Writing at Health Affairs the other day, Princeton University economist Uwe Reinhardt described the current budget impasse in Washington by declaring that this country has been in:

"A long ideological war fought over the distribution of economic privilege in this country, a war that has been raging unabated for over three decades now. One side in this war believes that the current distribution of income and wealth in this country is fair, as it rewards generously those who contribute commensurately to the economy and properly gives short shrift for those who do not — e.g., unskilled workers… The opposing faction believes that the current distribution of income and wealth no longer is the product of a genuine meritocracy, and even if it were, that health care, education and legal care are so-called social goods to which rich and poor should have access on roughly equal terms, regardless of their own ability to pay."

Is this your understanding of what the fight is all about? It’s certainly not mine. I’ll save health care for another day and take up education.

There has indeed been a three decade struggle — involving hundreds of millions of dollars spent on referenda, lobbying, court cases and elections. Just about every large city in every state in the country has been in the thick of the battle, including Washington, D.C., the one city that is controlled by Congress.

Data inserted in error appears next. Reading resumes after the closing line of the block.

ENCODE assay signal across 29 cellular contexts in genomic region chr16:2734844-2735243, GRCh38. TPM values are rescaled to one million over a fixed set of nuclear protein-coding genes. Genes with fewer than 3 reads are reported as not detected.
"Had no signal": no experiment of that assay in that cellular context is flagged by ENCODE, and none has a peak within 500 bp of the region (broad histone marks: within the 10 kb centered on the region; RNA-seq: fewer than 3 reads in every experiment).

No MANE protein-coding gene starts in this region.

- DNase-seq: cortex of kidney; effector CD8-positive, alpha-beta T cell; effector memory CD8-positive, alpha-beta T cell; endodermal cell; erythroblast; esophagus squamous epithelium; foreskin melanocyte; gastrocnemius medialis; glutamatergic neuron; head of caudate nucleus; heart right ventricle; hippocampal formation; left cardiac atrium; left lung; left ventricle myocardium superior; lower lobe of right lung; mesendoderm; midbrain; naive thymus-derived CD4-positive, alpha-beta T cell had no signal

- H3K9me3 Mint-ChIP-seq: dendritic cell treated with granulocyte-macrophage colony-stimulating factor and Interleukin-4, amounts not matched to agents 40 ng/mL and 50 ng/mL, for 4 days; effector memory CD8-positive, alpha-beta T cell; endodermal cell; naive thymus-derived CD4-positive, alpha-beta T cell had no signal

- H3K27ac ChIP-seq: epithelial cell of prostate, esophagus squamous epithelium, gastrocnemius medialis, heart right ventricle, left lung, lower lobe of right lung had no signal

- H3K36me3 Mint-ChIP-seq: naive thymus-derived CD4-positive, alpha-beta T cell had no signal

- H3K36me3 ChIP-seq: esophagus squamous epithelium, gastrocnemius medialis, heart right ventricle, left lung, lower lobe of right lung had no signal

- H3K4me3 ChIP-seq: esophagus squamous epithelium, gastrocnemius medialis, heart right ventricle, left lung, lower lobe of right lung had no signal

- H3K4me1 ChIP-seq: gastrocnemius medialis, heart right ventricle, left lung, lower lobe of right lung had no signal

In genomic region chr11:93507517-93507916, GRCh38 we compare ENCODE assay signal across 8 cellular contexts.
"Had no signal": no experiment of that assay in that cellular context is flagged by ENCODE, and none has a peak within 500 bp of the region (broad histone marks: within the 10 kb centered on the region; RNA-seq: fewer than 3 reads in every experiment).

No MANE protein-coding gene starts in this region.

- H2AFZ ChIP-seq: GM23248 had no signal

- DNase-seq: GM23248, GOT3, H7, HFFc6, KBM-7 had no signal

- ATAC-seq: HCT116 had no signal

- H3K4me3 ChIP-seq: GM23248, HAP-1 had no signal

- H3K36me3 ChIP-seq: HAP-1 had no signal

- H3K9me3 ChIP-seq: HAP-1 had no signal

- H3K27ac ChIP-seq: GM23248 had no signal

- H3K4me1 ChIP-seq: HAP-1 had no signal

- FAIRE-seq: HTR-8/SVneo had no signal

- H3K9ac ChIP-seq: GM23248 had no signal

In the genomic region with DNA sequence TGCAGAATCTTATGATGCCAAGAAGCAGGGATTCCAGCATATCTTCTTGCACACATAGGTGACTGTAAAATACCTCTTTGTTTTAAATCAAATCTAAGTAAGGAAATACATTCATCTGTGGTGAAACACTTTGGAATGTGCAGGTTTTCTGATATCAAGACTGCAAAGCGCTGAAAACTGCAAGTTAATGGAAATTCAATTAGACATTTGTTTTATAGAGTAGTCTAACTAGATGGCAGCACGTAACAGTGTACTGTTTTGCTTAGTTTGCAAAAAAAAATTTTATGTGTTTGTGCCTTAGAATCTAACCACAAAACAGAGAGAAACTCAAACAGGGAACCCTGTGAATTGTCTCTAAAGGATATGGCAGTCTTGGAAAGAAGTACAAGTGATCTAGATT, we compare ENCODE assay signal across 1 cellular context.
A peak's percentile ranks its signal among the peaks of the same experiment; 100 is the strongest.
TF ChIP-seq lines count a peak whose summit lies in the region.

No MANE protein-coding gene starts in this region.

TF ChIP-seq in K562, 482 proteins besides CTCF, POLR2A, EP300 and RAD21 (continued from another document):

Hardly anybody in this struggle uses words like “equality” or ‘distribution of privilege,” however. This struggle is all about liberating poor (mainly minority) children from bad teachers and bad schools. The specifics are varied. They involve taxpayer-funded school vouchers, privately-funded vouchers, public school choice, private school choice, tax credits for private schools, charter schools, etc.

In every case, the reformers are pitted against the teacher unions. The issue is always the same: are schools essentially a jobs program, serving the interests of the people who work there? Or is their primary purpose to serve children?